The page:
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I want to override my Python class's __getattribute__ and __setattr__ methods. My use case is the usual one: I have a few special names that I want to handle, and I want the default behavior for anything else. For __getattribute__, it seems that I can request the default behavior simply by raising AttributeError. However, how can I achieve the same in __setattr__? Here is a trivial example, implementing a class with immutable fields "A", "B", and "C".

class ABCImmutable(SomeSuperclass):
    def __getattribute__(self, name):
        if name in ("A", "B", "C"):
            return "Immutable value of %s" % name
            # This should trigger the default behavior for any other
            # attribute name.
            raise AttributeError()

    def __setattr__(self, name, value):
        if name in ("A", "B", "C"):
            raise AttributeError("%s is an immutable attribute.")
            # How do I request the default behavior?

What goes in place of the question marks? With old-style classes, the answer was apparently self.__dict__[name] = value, but documentation indicates that this is wrong for new-style classes.

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"documentation indicates that this is wrong for new-style classes"...and didn't it indicate what was right for new-style classes? –  Gerrat Aug 12 '11 at 15:19
Why aren't you just implementing your named fields as set-only properties? –  katrielalex Aug 12 '11 at 16:04
The immutability was just a trivial example use case for setattr. My actual use is a bit more complicated. My class inherits from dict, but in addition, certain special keys (determined at runtime) are accessible object.key instead of object['key']. I could probably add them as properties using runtime reflection or something, but it's easier to use __getattr__ and __setattr__, and performance isn't particularly critical. –  Ryan Thompson Aug 12 '11 at 19:06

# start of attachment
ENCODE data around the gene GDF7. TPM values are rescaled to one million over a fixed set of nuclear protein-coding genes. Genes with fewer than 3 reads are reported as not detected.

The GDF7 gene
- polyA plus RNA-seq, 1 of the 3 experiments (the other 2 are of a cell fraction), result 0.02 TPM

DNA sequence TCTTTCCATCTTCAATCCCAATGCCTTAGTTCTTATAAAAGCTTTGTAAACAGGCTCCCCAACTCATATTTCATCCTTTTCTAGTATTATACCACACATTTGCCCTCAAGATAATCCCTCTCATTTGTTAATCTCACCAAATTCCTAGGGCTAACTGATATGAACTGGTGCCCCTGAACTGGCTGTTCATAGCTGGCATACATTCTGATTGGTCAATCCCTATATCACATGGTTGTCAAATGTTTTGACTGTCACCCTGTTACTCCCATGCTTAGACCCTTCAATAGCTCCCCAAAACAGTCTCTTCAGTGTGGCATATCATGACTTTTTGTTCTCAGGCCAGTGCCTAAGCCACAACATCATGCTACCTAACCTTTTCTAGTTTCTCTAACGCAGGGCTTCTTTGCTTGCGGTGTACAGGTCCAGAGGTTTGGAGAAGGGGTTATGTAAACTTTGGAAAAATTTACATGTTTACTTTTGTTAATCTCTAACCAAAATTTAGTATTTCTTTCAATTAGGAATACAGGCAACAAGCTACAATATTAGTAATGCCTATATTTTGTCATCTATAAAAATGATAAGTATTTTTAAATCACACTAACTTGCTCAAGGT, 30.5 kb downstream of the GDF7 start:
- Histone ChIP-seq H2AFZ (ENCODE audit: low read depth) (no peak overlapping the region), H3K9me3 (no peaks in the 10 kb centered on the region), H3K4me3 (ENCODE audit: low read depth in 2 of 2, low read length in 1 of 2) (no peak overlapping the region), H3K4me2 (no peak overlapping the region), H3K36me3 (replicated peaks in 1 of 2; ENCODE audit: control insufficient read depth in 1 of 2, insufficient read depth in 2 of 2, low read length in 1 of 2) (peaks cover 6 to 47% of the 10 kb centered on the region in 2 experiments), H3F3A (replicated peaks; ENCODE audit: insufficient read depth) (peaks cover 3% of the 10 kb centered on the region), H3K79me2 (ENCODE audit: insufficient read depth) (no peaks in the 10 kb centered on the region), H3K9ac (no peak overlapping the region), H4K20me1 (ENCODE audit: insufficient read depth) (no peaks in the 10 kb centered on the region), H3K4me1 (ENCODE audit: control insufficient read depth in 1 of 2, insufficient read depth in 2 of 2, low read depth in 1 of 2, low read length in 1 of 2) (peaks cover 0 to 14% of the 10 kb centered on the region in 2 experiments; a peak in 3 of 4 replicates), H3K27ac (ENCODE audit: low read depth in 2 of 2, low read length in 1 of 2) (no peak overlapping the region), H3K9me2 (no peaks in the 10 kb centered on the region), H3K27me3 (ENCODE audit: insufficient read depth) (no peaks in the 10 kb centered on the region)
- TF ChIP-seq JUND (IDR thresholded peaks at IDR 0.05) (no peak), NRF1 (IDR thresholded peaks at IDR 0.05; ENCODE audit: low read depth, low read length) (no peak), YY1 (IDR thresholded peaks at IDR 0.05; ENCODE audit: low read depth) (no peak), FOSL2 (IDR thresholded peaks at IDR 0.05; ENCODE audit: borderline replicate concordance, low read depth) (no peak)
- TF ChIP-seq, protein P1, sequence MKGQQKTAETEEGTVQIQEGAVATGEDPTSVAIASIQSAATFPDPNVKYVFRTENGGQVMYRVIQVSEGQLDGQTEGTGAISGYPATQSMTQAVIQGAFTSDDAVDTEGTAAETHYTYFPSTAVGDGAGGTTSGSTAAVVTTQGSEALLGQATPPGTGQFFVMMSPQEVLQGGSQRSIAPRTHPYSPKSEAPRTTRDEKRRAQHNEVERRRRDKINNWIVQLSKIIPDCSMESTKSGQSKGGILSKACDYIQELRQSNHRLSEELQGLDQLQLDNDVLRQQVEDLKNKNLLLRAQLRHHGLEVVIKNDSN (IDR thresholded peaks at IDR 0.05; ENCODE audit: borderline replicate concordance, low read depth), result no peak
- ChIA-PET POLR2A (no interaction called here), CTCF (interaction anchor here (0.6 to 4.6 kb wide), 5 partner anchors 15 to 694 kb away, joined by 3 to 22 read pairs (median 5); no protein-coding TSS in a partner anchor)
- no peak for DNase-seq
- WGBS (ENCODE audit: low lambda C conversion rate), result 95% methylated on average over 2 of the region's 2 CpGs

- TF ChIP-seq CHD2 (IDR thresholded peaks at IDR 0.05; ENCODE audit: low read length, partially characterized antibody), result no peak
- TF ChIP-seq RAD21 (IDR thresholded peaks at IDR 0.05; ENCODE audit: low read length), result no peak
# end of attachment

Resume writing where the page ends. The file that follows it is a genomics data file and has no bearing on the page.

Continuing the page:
By the way the reason why self.__dict__[name] = value wouldn't work is because you need to get the attribute self.__dict__ to do this, and thus cause infinite recursions. –  someone-or-other May 21 '14 at 4:54

2 Answers 2

up vote 18 down vote accepted

Check out the __setattr__ section of Customizing Attribute Access.

UPDATE: Based on what I've read, it should be super(ABCImmutable, self).__setattr__(name, value) in Python 2, or super().__setattr__(name, value) in Python 3.

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Close, but you don't need the second "self". You'd call it like this: super(ABCImmutable, self).__setattr__(name, value) Otherwise you'll get the "expected 2 arguments, but got three" exception. –  Dave Oct 27 '11 at 19:46

SomeSuperclass.__setattr__(self, name, value) ?

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Don't I need a call to super somewhere? At least in the general case? –  Ryan Thompson Aug 12 '11 at 15:18
@Ryan Thompson I'm pretty sure you can use super() in place of SomeSuperclass but I'm trying to track down whether that is specific to Python 3. –  Hank Gay Aug 12 '11 at 15:24
@Ryan Thompson Looking at the Python 2 examples for Raymond Hettinger's "Python's super() considered super!" post, it looks like it would be super(ABCImmutable, self).__setattr__(self, name, value) in Python 2. I'll update my answer with what I think should be the correct invocation. –  Hank Gay Aug 12 '11 at 15:26
you can also use super: super(ABCImmutable, self).__setattr__(name, value) in python 2.x or super().__setattr__(name, value) in 3.x. Maybe you want to have a look at this: rhettinger.wordpress.com/2011/05/26/super-considered-super –  Jeannot Aug 12 '11 at 15:27

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